"The whole people must take upon themselves the education of the whole people and be willing to bear the expenses of it. There should not be a district of one mile square, without a school in it, not founded by a charitable individual, but maintained at the public expense of the people themselves." -- John Adams

"No money shall be drawn from the treasury, for the benefit of any religious or theological institution." -- Indiana Constitution Article 1, Section 6.

"...no man shall be compelled to frequent or support any religious worship, place, or ministry whatsoever, nor shall be enforced, restrained, molested, or burthened in his body or goods, nor shall otherwise suffer on account of his religious opinions or belief; but that all men shall be free to profess, and by argument to maintain, their opinion in matters of religion, and that the same shall in no wise diminish enlarge, or affect their civil capacities." – Thomas Jefferson

Friday, May 27, 2011

More Hypocrisy

One of the basic tenets spouted by the corporate "reformers" and their politician friends is that bad teachers are ruining American public education. Newsweek has featured "bad teachers" on its cover. The movie Waiting for Superman blames bad teachers and the teachers unions for everything.

Where are all these bad teachers coming from? The answer to that seems to be that they come from greed. The conventional wisdom, at least in the Governor's mansions and state houses in places like Wisconsin, Indiana, and Ohio, is that teachers are so greedy that they will spend years in the classroom simply to get their high wages and retirement pensions.

Arne Duncan has indicated that teaching experience doesn't matter and people like Michelle Rhee and Bill Gates seem to believe that the older you are, and the more teaching you have done, the less qualified you are to remain in the classroom.

How do the Duncan's, Rhee's and state politicians propose to find "good" teachers? The answer it's clear, is to recruit them for Teach for America.

That's just what's happening at the University of Washington.

Students in the Master's program at the University's College of Education, who must spend years getting training, experience in classrooms, and pedagogical background in education before they're allowed to teach, are now being told that they must compete for jobs with Teach for America candidates who are being given teaching credentials after just a few weeks of training.

In a must-read post titled Plan to host Teach for America at Univ. of Washington highlights hypocrisy of ed reform Parents Across America notes that,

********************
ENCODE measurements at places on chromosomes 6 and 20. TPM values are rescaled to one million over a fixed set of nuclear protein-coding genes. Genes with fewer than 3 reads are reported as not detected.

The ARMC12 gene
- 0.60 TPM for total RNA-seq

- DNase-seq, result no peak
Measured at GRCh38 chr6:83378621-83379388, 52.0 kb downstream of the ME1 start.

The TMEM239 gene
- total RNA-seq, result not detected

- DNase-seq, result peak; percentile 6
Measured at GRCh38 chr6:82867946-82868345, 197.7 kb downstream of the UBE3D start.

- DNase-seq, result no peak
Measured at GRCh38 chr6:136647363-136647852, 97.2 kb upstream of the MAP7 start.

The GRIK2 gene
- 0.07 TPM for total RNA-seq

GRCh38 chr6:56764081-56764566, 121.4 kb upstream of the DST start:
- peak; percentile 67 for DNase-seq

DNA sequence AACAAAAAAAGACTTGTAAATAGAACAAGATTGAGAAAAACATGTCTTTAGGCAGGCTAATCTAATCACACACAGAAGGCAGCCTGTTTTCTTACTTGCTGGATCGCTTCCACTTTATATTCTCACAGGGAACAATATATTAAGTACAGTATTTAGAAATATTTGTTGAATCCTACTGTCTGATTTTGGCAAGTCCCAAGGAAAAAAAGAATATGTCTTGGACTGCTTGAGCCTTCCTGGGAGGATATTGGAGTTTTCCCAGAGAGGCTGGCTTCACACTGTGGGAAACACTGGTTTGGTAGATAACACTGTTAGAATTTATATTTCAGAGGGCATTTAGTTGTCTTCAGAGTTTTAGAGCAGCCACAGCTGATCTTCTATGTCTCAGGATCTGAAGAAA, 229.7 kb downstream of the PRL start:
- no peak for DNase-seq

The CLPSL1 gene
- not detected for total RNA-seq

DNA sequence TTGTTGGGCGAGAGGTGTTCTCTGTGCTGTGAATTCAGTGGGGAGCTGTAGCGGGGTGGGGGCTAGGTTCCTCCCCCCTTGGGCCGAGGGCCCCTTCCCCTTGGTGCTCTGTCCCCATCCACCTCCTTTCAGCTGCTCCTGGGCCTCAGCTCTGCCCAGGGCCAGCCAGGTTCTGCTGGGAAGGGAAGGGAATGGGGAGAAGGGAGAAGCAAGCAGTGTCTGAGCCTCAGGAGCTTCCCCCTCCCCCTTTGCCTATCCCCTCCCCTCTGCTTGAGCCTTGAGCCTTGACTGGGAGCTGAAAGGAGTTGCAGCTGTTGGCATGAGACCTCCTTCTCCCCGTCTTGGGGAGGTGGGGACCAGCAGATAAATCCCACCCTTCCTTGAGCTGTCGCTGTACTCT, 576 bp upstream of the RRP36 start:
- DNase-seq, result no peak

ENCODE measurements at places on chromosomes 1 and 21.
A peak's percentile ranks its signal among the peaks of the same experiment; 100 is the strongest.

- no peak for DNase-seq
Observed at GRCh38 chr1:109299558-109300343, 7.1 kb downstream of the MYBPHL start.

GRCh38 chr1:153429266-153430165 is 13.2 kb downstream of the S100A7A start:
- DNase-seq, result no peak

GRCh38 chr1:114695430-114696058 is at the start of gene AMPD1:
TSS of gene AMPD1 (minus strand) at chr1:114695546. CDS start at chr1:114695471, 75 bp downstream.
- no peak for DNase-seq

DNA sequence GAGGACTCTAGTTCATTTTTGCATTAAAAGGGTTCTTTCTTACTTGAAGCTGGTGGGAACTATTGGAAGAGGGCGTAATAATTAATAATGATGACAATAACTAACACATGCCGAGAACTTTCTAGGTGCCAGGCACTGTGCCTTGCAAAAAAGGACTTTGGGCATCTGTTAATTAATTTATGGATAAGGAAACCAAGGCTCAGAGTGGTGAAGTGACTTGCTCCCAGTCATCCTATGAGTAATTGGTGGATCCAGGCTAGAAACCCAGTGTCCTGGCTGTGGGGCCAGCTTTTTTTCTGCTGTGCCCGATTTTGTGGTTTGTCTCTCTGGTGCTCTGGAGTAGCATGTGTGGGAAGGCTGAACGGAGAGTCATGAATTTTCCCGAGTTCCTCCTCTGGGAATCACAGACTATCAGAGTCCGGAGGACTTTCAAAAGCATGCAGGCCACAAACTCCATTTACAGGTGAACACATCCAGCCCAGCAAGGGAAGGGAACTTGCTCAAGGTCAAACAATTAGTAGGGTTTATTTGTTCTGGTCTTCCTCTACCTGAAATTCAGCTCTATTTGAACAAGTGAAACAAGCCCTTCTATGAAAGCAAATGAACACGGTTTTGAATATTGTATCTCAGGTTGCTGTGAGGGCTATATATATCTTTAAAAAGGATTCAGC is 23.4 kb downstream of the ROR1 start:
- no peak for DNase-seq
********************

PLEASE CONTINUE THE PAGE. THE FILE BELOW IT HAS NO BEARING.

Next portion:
Here they have been spending two years following the rigorous standards the dean ostensibly believes in, diligently studying the art and science of teaching, paying their own way for a $23,000 ($50,000 nonresident) masters degree at what they thought was a reputable teaching institution. They are spending hours of in-class time in actual public school classrooms getting invaluable experience, all in the hopes of applying for one of the rare teaching positions in the fall. Now they are being told that a stream of fresh grads will be brought in alongside them at U.W., given a special, condensed education, will do little to no student teaching, but will compete against them for the same jobs.
Furthermore, Bill Gates has offered to pay the $4000 fee for the TFAers.

It turns out that there is a connection between Teach for America and the University of Washington's new Dean of the College of Education, Tom Stritikus. Stritikus is a Teach for America alumnus and is making things easy for TFA to move into position in Seattle.

The Save Seattle Schools Community Blog reported on a series of communications between Dean Stritikus and TFA:
The day before [Stritikus'] appointment was even announced (August 18th), he contacted Wendy Kopp, the head of TFA. He asks her if she wants to build an on-line endorsement program for TFA with UW and to do press for him. She replies, “As you say, this is a terrific moment in the history of TFA and hopefully is a just a harbinger of all that’s to come in terms of the influence of alumni on teacher education.”

Further on in the e-mail, she says, “Let’s absolutely see what we can cook up in terms of ways of working together…”

Just one week later, he is tries to get together with TFA staff in Washington, D.C. He says, “I would love to be able to get a set of possible ideas for collaboration on the table and identify priorities.”

Also that week, he says, “I offered to help Janis in anyway she needed.” Janis is Janis Ortega, the TFA director for Puget Sound.

In an e-mail on Sep 13, 2010, again just weeks after he became Dean, Stritikus writes to a TFA official and says, “By that time (9/29-10/1), I will have talked to key faculty, developed a sketch plan for the master’s degree, and gotten a handle on the certification issues.”
Naturally the students at the College of Education are upset. They are spending thousands of dollars and years of their lives training for careers in education.
One student referred to the UW-TFA deal as a “slap in the face.” You can’t blame them for feeling betrayed by Stritikus and the university...

It must feel like running a 10-mile race, only to have the judges allow a group of new runners join in the last 100 yards and race you to the finish — on skateboards.
Is it really bad teachers? Can you make better teachers by replacing education students who spend years studying for their careers with recent graduates who get 5 weeks of training?


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